07 Nov How to Accept EBT and SNAP Payments
Being able to accept EBT and SNAP payments allows food retailers a greater flexibility in helping their customers. Acceptance of these forms of payment methods relies upon credit card processing systems and providers of dedicated merchant accounts that are able to verify that the customer has funds available for the purchase. This guide to accepting EBT and SNAP payments offers helpful advice to retailers seeking to expand their horizons and services to customers.
USDA Authorization for EBT and SNAP Payments
In order to accept EBT and SNAP payments, a retailer must be authorized as a vendor through the USDA. Once the retailer has the authorization, after filling out the application, the equipment for processing the transactions may be installed or reconfigured to accept these forms of payment for the purchase of qualified foods.
Equipment for Accepting EBT and SNAP Payments
The USDA no longer provides new retailers with complimentary equipment with which to process EBT and SNAP payments. Starting on September 21, 2014, retailers must make their own arrangements to purchase or lease the equipment. Because this equipment can be pricey to purchase, one way that retailers can accept these payment methods is to go through a third party credit card processing service. Setting up retailer merchant accounts for EBT and SNAP payment processing allows the retailer to have access to the electronic card swiping machines without having to make the investment in the equipment or to pay a hefty leasing fee. The account merchant provides the machines, set-up and customer support for the equipment.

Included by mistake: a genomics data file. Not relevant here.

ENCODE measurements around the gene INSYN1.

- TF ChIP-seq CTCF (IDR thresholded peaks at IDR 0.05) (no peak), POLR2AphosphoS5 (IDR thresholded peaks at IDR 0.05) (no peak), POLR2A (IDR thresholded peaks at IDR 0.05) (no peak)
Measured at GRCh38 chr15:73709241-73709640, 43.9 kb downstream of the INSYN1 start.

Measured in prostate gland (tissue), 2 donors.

Processing SNAP and EBT Transactions at the Retail Level
The process for accepting SNAP and EBT payments for a transaction is simple for retailers who are set up with credit card processing services through their online merchant accounts. During the transaction, the customer swipes his or her card at the point of service machine. The customer then enters his or her personal identification number. The cashier enters the transaction amount. The terminal sends the information to the merchant account processor for funds and account verification. Information about the transaction location, date, time, amount and items purchased is made available electronically to the USDA. The merchant receives credit within two business days of processing the transaction. If the account has insufficient funds, this information will be made available at the time of the transaction. Most equipment has the ability to show the customer and the retailer the current account balance.